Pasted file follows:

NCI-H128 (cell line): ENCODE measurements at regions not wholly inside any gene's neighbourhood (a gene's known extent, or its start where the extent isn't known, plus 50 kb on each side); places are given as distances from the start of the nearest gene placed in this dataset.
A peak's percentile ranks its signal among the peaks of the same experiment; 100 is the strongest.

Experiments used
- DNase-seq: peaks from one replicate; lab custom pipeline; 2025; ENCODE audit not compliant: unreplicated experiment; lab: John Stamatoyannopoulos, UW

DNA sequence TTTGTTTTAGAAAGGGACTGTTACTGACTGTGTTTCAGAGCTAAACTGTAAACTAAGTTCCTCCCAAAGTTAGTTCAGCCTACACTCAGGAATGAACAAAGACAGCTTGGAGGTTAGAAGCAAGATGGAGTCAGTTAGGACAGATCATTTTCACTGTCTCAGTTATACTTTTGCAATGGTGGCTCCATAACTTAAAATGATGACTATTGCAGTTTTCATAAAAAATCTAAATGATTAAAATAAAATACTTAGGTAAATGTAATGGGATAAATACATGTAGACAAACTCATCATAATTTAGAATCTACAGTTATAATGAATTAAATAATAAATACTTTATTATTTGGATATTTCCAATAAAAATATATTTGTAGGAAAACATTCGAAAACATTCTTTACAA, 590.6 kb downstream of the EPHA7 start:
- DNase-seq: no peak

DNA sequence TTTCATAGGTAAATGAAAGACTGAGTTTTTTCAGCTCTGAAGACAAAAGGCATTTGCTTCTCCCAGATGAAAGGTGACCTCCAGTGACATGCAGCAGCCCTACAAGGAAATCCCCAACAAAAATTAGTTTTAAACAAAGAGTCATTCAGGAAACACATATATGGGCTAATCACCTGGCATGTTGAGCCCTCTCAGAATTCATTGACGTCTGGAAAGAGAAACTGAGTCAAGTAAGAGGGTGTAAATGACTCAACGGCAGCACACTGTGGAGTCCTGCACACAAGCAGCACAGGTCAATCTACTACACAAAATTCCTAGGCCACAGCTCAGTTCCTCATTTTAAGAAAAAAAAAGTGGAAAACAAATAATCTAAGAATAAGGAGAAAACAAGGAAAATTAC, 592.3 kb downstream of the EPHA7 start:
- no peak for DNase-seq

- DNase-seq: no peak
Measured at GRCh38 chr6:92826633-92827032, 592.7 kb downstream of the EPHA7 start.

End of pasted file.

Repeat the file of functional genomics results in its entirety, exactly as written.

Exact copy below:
NCI-H128 (cell line): ENCODE measurements at regions not wholly inside any gene's neighbourhood (a gene's known extent, or its start where the extent isn't known, plus 50 kb on each side); places are given as distances from the start of the nearest gene placed in this dataset.
A peak's percentile ranks its signal among the peaks of the same experiment; 100 is the strongest.

Experiments used
- DNase-seq: peaks from one replicate; lab custom pipeline; 2025; ENCODE audit not compliant: unreplicated experiment; lab: John Stamatoyannopoulos, UW

DNA sequence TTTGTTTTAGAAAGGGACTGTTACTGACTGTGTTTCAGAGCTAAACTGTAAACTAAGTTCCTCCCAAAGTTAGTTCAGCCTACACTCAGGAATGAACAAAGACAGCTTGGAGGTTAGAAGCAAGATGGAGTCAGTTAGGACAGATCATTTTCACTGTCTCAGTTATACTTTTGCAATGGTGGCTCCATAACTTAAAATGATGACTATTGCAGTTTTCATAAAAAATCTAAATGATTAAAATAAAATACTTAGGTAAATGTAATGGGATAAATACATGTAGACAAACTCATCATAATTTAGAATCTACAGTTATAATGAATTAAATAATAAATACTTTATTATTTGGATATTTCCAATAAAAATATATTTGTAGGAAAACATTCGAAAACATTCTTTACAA, 590.6 kb downstream of the EPHA7 start:
- DNase-seq: no peak

DNA sequence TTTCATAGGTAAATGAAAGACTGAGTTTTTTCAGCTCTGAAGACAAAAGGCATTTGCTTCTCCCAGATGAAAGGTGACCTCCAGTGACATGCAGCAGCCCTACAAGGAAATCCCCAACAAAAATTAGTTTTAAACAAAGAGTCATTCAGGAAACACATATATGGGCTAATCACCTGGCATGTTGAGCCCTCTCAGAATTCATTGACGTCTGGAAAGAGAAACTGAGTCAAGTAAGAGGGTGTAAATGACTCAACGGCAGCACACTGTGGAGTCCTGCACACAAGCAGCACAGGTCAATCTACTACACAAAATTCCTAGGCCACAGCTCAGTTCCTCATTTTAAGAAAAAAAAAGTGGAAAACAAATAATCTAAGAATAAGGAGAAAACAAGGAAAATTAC, 592.3 kb downstream of the EPHA7 start:
- no peak for DNase-seq

- DNase-seq: no peak
Measured at GRCh38 chr6:92826633-92827032, 592.7 kb downstream of the EPHA7 start.